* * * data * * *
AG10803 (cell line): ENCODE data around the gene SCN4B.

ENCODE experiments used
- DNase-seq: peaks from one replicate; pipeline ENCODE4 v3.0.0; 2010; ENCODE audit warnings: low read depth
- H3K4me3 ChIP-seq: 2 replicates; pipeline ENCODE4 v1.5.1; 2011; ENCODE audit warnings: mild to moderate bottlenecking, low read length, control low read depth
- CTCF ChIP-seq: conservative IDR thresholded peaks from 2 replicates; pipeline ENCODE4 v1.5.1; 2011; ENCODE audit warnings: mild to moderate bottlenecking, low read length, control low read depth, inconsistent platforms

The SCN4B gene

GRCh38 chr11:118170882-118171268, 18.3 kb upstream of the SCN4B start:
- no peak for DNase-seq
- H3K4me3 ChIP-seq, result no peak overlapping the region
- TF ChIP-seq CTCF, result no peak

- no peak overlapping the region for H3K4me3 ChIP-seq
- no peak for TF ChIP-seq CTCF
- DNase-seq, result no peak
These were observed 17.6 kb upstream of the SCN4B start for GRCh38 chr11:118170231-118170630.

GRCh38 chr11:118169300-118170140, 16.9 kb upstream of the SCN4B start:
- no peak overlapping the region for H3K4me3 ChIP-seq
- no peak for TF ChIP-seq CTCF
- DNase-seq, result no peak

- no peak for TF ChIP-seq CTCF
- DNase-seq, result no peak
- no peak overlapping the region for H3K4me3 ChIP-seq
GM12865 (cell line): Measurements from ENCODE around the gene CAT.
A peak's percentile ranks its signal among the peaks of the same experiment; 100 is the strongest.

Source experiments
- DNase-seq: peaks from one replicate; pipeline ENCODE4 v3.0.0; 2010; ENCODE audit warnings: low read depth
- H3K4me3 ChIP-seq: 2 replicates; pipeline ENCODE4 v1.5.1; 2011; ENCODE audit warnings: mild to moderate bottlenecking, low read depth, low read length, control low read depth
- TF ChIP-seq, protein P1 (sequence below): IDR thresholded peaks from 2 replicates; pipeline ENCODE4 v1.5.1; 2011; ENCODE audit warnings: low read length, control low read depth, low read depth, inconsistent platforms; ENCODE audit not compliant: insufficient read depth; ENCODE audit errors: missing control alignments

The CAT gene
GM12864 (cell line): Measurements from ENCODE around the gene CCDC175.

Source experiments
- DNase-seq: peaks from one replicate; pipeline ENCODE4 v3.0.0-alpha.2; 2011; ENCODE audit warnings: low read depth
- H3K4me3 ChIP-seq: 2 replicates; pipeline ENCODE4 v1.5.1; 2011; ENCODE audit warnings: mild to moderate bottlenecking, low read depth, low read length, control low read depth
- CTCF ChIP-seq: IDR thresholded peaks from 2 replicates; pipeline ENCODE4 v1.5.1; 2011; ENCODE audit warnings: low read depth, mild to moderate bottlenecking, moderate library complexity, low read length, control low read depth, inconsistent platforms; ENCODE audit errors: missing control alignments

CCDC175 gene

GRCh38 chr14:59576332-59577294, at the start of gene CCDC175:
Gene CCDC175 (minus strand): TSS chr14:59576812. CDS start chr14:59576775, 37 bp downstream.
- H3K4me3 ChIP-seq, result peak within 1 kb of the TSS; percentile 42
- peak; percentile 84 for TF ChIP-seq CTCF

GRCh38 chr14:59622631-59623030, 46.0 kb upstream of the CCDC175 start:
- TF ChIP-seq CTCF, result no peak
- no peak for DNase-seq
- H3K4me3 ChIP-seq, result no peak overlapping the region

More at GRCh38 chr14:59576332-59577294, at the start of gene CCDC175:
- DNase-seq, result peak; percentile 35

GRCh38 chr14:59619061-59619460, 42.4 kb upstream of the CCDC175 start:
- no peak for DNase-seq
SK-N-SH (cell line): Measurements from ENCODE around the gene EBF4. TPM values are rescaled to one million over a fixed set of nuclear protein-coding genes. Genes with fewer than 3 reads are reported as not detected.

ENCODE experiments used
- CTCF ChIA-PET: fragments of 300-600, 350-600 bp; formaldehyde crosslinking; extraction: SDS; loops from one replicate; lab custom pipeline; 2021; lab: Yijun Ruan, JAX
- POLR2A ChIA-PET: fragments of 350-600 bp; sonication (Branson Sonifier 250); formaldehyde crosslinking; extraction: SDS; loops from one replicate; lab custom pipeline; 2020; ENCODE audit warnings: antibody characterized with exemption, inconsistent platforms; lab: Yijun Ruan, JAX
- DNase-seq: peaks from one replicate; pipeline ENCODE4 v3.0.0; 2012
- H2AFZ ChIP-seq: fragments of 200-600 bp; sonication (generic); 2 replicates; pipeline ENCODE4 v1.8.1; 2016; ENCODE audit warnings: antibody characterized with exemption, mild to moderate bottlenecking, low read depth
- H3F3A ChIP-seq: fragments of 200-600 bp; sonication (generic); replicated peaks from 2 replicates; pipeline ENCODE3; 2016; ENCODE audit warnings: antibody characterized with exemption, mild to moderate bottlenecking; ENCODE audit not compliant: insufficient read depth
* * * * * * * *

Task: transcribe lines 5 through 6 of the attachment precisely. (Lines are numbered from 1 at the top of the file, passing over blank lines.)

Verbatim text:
- CTCF ChIP-seq: conservative IDR thresholded peaks from 2 replicates; pipeline ENCODE4 v1.5.1; 2011; ENCODE audit warnings: mild to moderate bottlenecking, low read length, control low read depth, inconsistent platforms

The SCN4B gene